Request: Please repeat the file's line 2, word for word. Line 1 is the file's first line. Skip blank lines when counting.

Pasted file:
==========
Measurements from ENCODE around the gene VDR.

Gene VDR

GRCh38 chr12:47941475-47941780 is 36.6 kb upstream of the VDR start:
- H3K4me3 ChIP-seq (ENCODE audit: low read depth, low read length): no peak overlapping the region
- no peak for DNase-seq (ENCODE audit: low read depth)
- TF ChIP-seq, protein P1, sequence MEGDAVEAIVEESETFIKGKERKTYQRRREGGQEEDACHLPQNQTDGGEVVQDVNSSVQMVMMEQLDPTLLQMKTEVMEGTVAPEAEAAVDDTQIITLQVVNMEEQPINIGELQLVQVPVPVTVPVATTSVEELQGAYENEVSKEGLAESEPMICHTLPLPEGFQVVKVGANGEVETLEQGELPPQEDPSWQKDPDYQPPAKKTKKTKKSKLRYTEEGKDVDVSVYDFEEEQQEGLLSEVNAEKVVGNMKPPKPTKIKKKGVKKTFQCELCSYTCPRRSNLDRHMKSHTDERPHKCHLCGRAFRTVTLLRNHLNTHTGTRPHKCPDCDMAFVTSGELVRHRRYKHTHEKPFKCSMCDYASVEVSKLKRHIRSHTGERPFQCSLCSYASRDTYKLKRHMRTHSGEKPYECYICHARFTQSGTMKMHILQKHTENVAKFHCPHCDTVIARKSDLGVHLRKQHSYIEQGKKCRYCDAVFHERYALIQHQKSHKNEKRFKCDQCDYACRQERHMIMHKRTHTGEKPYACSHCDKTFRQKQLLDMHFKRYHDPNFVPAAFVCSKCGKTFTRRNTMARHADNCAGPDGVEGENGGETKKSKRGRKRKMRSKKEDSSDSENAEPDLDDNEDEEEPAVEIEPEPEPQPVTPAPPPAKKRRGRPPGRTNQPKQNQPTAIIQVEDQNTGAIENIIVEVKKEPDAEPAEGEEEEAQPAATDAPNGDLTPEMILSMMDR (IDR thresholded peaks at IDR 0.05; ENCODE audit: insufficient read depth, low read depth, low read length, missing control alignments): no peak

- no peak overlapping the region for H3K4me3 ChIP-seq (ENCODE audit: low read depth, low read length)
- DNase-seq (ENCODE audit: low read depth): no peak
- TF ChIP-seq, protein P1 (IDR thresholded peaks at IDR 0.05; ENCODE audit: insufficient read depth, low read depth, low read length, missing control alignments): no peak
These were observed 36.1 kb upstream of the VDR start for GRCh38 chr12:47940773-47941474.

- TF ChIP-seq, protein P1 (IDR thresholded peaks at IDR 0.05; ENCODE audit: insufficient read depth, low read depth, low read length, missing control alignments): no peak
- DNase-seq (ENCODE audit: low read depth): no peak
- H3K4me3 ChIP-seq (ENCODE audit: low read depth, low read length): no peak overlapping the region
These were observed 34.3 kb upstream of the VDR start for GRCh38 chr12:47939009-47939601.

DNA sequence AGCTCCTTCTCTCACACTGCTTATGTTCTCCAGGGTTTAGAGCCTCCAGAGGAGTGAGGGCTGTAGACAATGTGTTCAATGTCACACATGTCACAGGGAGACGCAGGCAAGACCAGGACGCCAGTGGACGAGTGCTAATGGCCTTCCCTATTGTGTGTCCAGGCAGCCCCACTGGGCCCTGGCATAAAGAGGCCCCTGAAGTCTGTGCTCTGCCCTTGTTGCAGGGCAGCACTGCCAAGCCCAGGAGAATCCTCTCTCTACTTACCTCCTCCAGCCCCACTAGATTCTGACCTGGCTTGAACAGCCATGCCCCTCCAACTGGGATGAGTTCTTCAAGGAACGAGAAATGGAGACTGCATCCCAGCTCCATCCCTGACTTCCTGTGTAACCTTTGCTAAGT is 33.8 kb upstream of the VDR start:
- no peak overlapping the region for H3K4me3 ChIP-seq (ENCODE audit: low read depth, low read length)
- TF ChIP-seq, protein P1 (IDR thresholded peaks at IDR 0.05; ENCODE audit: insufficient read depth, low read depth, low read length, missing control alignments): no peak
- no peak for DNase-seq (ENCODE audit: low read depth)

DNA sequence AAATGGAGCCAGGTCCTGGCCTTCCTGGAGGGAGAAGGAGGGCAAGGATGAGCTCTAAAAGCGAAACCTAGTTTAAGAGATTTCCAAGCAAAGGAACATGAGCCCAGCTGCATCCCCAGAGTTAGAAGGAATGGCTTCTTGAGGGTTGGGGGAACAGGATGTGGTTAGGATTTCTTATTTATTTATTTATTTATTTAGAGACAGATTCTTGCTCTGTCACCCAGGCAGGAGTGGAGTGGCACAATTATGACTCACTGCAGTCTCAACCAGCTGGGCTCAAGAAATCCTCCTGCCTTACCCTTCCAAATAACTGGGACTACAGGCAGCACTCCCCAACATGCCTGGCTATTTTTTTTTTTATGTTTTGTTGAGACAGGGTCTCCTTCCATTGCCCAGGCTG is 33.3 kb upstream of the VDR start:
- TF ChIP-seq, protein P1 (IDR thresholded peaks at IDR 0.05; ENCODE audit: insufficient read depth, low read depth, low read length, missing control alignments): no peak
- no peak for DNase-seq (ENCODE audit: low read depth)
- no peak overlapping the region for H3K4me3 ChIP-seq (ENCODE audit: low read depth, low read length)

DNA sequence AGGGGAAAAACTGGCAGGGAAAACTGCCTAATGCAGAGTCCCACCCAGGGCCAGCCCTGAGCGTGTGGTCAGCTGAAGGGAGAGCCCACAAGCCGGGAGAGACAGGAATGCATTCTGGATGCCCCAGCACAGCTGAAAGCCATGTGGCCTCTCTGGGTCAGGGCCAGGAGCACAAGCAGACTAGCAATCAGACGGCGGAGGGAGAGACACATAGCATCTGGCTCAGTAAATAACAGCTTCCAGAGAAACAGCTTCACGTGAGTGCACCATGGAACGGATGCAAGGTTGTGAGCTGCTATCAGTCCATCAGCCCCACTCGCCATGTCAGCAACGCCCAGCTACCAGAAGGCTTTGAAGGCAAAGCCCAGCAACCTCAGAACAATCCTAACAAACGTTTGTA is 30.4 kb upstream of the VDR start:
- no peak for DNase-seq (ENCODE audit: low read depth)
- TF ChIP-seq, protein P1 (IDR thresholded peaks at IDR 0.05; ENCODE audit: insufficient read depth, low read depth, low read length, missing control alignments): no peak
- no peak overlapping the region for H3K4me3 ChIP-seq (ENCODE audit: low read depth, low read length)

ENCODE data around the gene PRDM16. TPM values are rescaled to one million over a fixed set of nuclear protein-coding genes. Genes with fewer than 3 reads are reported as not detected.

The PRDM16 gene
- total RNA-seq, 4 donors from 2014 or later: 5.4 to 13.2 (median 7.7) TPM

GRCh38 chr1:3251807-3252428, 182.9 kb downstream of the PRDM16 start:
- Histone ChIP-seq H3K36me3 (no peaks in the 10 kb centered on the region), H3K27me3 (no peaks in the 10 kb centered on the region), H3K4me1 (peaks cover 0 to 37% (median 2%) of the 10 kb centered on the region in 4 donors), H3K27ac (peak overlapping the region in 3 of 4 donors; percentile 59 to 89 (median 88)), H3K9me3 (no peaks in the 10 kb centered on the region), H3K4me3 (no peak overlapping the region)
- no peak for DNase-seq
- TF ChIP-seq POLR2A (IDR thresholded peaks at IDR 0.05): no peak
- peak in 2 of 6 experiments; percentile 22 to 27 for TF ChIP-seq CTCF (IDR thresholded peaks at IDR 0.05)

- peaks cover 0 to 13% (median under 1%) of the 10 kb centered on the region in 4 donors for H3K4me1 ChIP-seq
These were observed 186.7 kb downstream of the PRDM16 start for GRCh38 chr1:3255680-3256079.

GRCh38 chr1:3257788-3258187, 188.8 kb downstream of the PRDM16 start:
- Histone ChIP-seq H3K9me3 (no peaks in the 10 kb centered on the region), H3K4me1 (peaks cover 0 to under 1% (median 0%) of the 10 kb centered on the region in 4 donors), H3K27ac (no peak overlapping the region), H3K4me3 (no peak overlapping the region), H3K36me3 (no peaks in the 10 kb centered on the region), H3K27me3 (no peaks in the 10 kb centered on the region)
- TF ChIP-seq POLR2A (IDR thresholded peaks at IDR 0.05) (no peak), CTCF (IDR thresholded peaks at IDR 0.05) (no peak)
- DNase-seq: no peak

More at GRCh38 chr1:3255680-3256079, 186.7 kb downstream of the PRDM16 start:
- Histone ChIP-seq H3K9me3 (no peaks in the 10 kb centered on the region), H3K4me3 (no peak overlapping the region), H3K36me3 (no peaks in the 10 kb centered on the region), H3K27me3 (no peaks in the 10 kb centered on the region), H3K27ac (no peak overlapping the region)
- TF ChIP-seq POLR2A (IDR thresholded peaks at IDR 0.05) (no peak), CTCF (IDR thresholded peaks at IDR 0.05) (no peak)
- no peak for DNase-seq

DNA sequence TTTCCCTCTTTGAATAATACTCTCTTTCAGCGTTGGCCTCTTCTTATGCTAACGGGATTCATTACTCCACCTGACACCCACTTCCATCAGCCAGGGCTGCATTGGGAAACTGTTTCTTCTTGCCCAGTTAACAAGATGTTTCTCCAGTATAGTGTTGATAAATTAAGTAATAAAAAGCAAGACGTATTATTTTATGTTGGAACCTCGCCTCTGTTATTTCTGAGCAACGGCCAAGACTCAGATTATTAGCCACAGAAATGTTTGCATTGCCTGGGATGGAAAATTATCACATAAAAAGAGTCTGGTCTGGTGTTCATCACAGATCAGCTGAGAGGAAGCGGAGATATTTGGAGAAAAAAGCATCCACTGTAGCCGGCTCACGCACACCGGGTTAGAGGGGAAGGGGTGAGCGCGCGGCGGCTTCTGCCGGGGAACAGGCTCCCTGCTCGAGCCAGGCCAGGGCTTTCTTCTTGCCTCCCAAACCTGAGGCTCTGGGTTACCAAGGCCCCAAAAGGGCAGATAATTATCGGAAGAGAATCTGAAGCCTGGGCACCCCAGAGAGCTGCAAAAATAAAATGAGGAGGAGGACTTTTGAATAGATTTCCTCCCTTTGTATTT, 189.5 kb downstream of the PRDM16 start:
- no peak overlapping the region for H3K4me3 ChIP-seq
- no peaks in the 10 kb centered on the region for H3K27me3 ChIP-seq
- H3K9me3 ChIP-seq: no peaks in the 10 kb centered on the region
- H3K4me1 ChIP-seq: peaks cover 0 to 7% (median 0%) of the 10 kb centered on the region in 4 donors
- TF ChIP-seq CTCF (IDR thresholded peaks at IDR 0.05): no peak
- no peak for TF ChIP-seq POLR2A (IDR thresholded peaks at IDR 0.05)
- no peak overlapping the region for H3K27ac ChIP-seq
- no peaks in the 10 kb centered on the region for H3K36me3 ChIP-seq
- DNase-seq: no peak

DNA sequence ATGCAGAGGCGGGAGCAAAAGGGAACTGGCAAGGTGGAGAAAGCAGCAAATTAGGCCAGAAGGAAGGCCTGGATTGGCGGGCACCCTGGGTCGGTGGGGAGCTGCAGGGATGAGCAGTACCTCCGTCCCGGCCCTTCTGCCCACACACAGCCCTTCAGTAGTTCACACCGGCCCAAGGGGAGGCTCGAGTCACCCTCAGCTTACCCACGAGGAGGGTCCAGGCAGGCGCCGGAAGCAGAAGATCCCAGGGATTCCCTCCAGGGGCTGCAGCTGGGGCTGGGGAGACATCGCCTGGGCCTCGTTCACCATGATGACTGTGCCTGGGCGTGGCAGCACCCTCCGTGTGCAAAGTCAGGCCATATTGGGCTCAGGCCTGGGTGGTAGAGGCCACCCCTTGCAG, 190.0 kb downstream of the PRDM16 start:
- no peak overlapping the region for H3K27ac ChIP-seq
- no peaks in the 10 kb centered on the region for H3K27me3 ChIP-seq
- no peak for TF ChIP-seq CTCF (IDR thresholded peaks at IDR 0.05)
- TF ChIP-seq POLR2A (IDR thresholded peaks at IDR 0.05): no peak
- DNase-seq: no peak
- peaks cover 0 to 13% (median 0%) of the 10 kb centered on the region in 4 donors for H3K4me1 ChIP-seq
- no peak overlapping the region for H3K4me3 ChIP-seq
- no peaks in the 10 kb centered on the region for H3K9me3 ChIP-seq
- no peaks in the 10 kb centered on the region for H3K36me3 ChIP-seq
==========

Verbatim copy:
Gene VDR